Hoe een slapeloze de nacht terugwon
A beautifully-written essay that shifts the problem of sleeplessness beyond the sleeper
Most animal species do not suffer from insomnia. Only animals living in captivity are known to develop sleeping problems. Horses in cramped stables, for example, sway all night and hardly sleep. Yet one in ten people suffer from chronic insomnia – are our cages too small? Bregje Hofstede, a certified insomniac herself, looks at the root causes of poor sleep in the hope of understanding why she has such trouble with it.
‘Sleep was once a god: Morpheus, god of dreams. In paintings, he is a handsome winged young man who takes the sleeper in his arms.’ While sleep may be a universal part of life, it remains surprisingly mysterious. We do not really know what it is, why we do it, how it works or why exactly it goes wrong. What are the fault lines running through our nights?
In this literary essay, Bregje Hofstede examines the function of sleep, why we fail at it and how much we are responsible for our own sleeplessness or not. Along the way, she addresses the place dreams have in our lives, why our moods are so dependent on sleep and what a sleep-friendly environment might look like. After trying the usual treatments like melatonin, blue light and exercise, she concludes that insomnia is actually a wake-up call that something greater must change.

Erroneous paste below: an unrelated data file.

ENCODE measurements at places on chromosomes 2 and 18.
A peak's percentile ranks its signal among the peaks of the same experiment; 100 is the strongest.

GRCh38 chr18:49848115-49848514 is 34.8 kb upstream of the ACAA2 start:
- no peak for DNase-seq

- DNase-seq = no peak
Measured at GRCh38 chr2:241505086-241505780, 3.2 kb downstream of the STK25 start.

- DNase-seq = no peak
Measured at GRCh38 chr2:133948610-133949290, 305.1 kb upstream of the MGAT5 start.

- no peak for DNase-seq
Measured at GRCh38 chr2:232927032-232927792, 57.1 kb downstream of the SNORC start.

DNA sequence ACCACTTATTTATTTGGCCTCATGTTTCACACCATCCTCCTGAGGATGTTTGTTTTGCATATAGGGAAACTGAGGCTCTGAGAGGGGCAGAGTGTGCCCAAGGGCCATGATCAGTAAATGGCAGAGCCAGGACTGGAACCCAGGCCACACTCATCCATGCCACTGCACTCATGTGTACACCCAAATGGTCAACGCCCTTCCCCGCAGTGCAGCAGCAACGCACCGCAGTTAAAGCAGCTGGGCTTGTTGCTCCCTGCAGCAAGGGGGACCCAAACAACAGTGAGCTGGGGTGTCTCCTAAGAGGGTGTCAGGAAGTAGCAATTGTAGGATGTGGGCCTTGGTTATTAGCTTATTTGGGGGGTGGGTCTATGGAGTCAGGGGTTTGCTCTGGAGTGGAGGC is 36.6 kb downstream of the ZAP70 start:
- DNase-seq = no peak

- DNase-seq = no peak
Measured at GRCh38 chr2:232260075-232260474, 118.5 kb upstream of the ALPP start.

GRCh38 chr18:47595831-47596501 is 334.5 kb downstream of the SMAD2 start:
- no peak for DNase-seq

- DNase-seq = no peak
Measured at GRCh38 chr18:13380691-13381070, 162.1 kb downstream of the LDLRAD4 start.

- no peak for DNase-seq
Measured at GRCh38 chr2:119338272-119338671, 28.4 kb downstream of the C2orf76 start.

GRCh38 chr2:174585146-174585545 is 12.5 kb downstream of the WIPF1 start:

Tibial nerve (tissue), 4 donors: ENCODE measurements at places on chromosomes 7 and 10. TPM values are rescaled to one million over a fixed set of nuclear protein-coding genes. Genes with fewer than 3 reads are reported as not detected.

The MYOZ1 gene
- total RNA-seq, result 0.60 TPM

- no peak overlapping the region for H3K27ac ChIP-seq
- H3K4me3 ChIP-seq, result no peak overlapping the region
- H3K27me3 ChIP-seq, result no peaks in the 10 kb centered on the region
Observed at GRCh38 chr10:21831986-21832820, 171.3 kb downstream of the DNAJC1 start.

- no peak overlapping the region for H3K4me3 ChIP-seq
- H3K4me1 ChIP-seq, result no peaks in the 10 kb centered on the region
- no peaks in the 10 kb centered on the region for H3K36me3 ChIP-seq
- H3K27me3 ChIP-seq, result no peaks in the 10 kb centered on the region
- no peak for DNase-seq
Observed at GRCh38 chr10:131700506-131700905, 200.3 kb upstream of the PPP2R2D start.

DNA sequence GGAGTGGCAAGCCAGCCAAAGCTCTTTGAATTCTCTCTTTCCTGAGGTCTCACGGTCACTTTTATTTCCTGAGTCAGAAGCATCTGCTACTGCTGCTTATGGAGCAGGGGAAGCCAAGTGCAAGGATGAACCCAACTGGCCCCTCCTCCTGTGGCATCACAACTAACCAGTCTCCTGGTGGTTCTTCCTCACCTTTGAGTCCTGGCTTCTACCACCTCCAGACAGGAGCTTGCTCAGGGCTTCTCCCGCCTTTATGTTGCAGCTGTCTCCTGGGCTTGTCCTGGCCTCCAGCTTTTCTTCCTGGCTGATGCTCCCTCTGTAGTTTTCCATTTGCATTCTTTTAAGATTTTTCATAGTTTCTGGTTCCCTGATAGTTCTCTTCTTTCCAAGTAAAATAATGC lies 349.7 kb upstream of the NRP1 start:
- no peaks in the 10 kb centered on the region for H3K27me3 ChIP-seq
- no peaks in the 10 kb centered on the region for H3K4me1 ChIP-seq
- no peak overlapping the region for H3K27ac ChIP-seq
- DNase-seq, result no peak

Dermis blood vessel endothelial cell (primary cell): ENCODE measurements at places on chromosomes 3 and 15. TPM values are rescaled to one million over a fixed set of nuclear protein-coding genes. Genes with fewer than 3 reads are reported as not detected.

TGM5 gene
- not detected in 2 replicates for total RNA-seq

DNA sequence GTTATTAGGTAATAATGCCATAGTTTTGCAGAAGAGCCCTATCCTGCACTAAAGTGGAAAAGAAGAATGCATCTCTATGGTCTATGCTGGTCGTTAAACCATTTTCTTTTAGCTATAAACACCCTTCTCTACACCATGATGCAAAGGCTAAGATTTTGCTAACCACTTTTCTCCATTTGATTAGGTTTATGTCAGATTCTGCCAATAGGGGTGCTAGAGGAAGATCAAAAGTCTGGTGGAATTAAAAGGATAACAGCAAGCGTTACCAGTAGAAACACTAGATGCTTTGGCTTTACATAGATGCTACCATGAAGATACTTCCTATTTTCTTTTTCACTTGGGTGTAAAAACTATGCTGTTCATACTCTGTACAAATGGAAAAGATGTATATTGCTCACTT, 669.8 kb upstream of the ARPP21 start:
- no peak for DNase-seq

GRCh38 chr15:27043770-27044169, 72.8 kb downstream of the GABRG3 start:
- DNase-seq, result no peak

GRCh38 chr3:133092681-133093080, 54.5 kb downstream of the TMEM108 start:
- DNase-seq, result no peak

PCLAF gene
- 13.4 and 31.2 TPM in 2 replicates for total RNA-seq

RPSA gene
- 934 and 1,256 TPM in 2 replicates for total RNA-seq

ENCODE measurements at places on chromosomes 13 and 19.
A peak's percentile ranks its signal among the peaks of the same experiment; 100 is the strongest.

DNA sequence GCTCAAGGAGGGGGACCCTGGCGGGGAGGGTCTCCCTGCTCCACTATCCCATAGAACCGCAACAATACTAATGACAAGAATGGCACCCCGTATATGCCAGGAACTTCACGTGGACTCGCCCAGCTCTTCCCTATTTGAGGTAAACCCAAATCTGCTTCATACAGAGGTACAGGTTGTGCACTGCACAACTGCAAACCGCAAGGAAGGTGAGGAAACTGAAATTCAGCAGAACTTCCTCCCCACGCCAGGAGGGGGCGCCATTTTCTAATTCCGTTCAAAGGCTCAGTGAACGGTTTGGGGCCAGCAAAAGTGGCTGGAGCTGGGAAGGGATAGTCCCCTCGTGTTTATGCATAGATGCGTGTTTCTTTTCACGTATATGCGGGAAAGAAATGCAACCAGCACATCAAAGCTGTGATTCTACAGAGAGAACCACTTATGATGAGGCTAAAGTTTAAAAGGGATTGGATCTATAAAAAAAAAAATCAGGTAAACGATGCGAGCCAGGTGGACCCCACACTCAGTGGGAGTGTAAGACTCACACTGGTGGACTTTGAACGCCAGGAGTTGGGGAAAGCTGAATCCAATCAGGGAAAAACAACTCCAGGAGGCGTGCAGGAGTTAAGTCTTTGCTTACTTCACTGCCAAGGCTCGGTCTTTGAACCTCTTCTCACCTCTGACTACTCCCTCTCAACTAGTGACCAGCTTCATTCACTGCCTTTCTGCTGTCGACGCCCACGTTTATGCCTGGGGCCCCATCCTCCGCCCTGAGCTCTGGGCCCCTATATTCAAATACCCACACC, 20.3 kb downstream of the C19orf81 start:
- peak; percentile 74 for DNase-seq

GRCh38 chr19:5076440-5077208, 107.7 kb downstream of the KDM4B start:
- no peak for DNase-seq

This is a personal handbook for the bad sleeper, positioned somewhere between popular science and memoir, written in a confessional literary style. Bregje Hofstede is a master at combining different genres: she gives us access to the intimacy of her inner world, refers to thinkers, sleep psychologists and psychiatrists, philosophers, and smoothly weaves world literature through her own candid reflections. As in her memoir on burnout, she concludes that we cannot separate physical complaints from the demands, social pressure and tensions caused by the world around us. Herbal tea and better curtains may help, but the real solution lies in how we deal with our emotions.
Hofstede’s own search for tranquillity ends with a radical decision: she moves from the city to a mountainous region in the French countryside. ‘If lifestyle tips don’t work, don’t change your lifestyle, change your life,’ she concludes, noting that though she has made this decision for herself, she doesn’t want to impose it on others.